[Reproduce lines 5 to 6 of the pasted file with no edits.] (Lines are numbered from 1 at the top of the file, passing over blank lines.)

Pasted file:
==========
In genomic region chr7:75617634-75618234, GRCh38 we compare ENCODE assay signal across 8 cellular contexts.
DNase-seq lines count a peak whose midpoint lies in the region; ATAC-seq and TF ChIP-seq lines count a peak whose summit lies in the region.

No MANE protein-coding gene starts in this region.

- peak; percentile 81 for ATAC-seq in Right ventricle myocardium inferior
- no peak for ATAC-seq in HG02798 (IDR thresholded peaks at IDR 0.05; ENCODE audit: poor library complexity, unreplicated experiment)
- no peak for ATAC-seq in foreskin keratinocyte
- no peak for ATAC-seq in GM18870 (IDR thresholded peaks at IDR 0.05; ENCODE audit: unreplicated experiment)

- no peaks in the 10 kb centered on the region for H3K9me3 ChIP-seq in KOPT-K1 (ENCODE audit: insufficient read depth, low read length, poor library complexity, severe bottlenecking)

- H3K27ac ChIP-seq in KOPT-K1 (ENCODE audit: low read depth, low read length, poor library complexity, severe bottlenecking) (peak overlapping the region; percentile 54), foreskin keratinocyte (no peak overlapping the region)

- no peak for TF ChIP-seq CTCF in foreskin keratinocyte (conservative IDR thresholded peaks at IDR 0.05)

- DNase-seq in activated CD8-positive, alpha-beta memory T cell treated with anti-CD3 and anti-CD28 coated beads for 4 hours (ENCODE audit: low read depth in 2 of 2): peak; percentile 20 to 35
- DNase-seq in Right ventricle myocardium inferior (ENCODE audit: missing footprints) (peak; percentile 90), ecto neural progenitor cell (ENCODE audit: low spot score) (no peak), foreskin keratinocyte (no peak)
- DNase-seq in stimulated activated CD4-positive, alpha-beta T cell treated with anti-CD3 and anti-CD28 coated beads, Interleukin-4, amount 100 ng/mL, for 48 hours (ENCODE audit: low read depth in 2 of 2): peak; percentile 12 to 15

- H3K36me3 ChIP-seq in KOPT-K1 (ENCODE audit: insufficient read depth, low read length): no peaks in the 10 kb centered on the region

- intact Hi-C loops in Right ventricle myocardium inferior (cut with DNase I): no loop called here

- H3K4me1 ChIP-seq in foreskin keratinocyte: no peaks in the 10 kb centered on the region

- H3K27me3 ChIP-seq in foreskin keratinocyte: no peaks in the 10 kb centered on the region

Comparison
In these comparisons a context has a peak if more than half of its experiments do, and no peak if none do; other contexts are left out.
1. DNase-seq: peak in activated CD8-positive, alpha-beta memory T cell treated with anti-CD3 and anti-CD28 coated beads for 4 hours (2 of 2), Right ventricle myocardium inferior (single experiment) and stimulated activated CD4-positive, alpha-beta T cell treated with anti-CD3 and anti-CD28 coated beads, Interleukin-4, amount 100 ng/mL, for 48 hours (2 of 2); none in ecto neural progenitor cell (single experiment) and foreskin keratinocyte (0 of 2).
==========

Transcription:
- no peak for ATAC-seq in HG02798 (IDR thresholded peaks at IDR 0.05; ENCODE audit: poor library complexity, unreplicated experiment)
- no peak for ATAC-seq in foreskin keratinocyte